The telling statistics for the Storm were their 36% shooting from the floor, and the basic fact that they took 30 shots from beyond the arc (out of only 66 total). Only Tina Thompson (2-6) and Shekinna Stricklen (2-5) made more than one triple, and the starting backcourt of Bird and Wright were a combined 2-13 from outside. That’s horrible. It makes them so easy to defend as well, because the undersized Silver Stars can simply fade back into the paint and double-team anyone down low, conceding the three-pointer if Seattle want to take it. Obviously you rotate out to challenge as much as possible, but right now there’s a fair chance that any Storm player will miss the three regardless of defensive pressure. And they’re not dropping the ball inside anywhere near enough to compensate.

Sue Bird’s trying to attack and score to help carry her underperforming team, but it’s not working in the slightest. She’s just pressing and forcing things too much, which leads to horrendous shooting nights like the 1-13 she produced in this game. She was open for a lot of them, but nothing would drop. When even Bird’s hopelessly struggling, Seattle know they’re in trouble.

The outstanding element for San Antonio in this game was their balance. No one played more than 28 minutes (important on the second night of a back-to-back) and they had five players who scored in double-digits. Adams only played 12 minutes for her 5-10 from the floor and 13 points, and they also got useful production from their other bigs. Jayne Appel looked comfortable defending Wauters and rotated the ball well offensively, while Ziomara Morrison had her best game so far as a WNBA player, producing 12 points in 15 minutes (albeit with most of her opportunities coming in fourth quarter garbage time). San Antonio are still going to get killed on the glass on occasion and have games where they shoot far too many jumpers, but development from that Adams/Appel/Morrison trio would be huge for the Silver Stars. They need production from the pivot.

—–

Meanwhile, there was a battle of the perfect teams going on in Tulsa. The Shock have been the wrong kind of perfect so far, finding a way to go 0-7 prior to this game despite a series of games that have gone down to the wire. They just haven’t been able to get over the hump quite yet. Unfortunately for Tulsa, their visitors were the 8-0 Minnesota Lynx, who’ve been performing just as well as last year, notwithstanding a couple of second-half collapses where they’ve nearly let big leads slip away. That’s not really the team you want to see across the floor when you’re trying to break a losing streak.

On the bright side for Tulsa, all-world guard Seimone Augustus was still out due to her quad injury, pushing Monica Wright into the starting lineup for the second straight game. Tulsa coach Gary Kloppenburg continues to tinker with his starting five as he searches for a successful rotation, and Scholanda Dorrell replaced Karima Christmas to open this game.

The one thing that Minnesota coach Cheryl Reeve’s defensive system will occasionally give up is open three-pointers. The Lynx defenders are so intent on preventing penetration and helping on opponents threatening close to the basket that sometimes it’s just not possible to rotate back out in time to challenge the three. Early in this game, Tulsa were taking advantage of just that opportunity. Jennifer Lacy, Temeka Johnson, Riquna Williams and Christmas all hit threes in the opening quarter (Lacy had a couple), and it kept the Shock right in touch, despite the better ball movement and greater penetration that Minnesota were creating offensively. In fact, the Christmas three that closed the first quarter scoring gave Tulsa an unlikely 24-22 lead, and yet another bomb from Lacy pushed the advantage to 33-25 midway through the second. Reeve called a timeout to wake up her team, and suggest they might like to close out on Jen Lacy.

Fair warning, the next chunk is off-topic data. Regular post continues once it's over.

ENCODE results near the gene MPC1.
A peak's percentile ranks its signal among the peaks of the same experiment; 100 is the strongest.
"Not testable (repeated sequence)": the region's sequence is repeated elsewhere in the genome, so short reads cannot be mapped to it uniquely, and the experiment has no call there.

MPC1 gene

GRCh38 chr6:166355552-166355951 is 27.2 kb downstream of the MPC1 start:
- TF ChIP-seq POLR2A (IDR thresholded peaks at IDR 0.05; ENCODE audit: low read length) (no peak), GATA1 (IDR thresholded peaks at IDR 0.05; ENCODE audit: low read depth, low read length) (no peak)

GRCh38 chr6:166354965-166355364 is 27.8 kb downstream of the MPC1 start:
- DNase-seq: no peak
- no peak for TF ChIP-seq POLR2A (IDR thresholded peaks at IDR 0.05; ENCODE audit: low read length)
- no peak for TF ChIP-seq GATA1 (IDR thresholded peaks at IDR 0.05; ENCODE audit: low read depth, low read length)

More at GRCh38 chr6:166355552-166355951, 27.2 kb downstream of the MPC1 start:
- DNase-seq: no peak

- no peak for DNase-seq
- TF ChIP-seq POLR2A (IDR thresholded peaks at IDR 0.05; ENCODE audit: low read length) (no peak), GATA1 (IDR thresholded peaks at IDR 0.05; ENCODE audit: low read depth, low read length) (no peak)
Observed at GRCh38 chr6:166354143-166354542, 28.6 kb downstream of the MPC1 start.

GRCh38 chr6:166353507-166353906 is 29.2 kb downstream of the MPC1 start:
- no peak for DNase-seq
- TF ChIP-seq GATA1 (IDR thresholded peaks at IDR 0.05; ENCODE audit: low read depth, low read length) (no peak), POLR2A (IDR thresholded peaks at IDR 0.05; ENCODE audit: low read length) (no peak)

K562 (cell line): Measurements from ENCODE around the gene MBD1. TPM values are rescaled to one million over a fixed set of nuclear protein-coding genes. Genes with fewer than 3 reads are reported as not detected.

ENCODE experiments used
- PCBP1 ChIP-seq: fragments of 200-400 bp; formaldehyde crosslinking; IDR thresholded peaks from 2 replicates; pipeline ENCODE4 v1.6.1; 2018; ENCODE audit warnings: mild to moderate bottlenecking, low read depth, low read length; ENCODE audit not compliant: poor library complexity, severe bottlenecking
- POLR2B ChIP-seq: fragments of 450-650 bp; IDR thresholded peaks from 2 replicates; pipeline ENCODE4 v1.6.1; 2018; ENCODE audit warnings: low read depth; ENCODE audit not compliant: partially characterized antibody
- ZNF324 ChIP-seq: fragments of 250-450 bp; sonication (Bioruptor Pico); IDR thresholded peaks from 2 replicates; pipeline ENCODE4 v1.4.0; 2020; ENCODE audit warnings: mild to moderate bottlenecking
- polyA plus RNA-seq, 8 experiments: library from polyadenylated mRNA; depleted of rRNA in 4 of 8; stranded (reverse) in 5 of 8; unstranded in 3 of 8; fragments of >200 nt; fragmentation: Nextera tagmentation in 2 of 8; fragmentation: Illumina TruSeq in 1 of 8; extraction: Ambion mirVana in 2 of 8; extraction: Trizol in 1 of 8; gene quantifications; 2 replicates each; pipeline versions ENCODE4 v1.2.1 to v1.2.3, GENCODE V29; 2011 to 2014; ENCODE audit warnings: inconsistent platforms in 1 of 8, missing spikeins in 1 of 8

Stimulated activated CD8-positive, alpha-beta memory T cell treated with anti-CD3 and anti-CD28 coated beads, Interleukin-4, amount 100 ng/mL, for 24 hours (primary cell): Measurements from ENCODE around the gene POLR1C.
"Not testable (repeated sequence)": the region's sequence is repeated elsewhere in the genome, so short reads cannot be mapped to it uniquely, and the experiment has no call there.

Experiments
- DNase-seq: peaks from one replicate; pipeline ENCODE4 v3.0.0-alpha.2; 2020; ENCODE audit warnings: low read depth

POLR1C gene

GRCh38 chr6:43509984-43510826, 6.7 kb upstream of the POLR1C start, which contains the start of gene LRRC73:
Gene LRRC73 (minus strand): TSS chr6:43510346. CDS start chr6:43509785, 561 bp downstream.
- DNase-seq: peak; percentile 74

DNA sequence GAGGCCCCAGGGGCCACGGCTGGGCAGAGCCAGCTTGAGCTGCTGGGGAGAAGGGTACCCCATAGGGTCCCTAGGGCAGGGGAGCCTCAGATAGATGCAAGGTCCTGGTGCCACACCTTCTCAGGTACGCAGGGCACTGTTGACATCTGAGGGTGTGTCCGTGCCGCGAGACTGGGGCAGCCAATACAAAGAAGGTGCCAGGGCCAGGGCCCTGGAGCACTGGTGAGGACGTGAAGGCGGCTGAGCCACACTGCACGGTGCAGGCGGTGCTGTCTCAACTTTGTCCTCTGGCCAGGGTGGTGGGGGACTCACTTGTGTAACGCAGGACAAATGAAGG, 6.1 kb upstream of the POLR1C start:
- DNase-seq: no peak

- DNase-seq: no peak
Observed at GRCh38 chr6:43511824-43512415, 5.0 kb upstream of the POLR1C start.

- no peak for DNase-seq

A 19-4 Lynx run streak was the near-inevitable result, as Minnesota began to realise that some effort would be necessary to come away with a victory – even against Tulsa. The defensive pressure from Minnesota increased, while their offensive execution continued to be far crisper that the Shock’s. The Lynx even tossed in a possession or two of zone defense to throw off the Shock’s rhythm, which is just as rare from a Reeve team as it is from one led by Brian Agler. Tulsa’s jumpshot accuracy was coming back down to earth, so the scoreline was swinging around. They did manage to hit a couple of shots to close the half, which held the score to 44-42 at the break.

Minnesota finally did some real damage in the third quarter. They’d shot 61% in the first half, but all the threes from Tulsa had allowed them to hang around. In the third, Maya Moore and Monica Wright took control offensively, while Tulsa’s scoring had dried up. The Shock simply couldn’t stay that hot from outside, and the Lynx naturally started to defend their perimeter jumpers more tightly. Now Moore was the one raining down threes, and the natural order was being restored. The Lynx led 70-58 at the end of the third, and the lead only grew as the fourth quarter progressed and the Shock lost heart. The 93-73 final score was a little harsh on the Shock after their first-half performance, but it reflects the gaping chasm in basic raw talent between these squads. Even without Augustus, Minnesota are on a whole ‘nother level.

In the absence of Minnesota’s typical scoring leader, Moore took it upon herself to be more aggressive offensively and fire away. Not that she’s typically shy anyway, but there seemed to be an extra level of determination to lead the offense on this occasion. As a result, Moore went 9-19 for 26 points (including 5-8 from three-point range). She was ably assisted by Wright, Candice Wiggins, Taj McWilliams-Franklin and Rebekkah Brunson, all of whom scored in double figures, while Lindsay Whalen chipped in 8 points and 10 assists. Once the Lynx woke up and kicked into gear, it was really no contest.

Tulsa were led by Lacy, 5-11 overall and 4-7 from three-point range. Besides that, there just weren’t enough offensive weapons, although at least Riquna Williams played after registering a ‘Did Not Play: Coach’s Decision’ the night before in Chicago. No explanation for that was offered by the team. After years (and years, and years) of being a terrible team picking high in multiple drafts, Minnesota have built the dominant squad that they now possess. Tulsa are still at the beginning of that process, and don’t yet have the talent. It’s going to take at least another draft or two before they can compete with teams like this.

 

Upcoming Games

Today (Sunday June 10th):

Chicago @ New York, 4pm ET

Atlanta @ Connecticut, 5pm ET

—–

Tomorrow (Monday June 11th):

None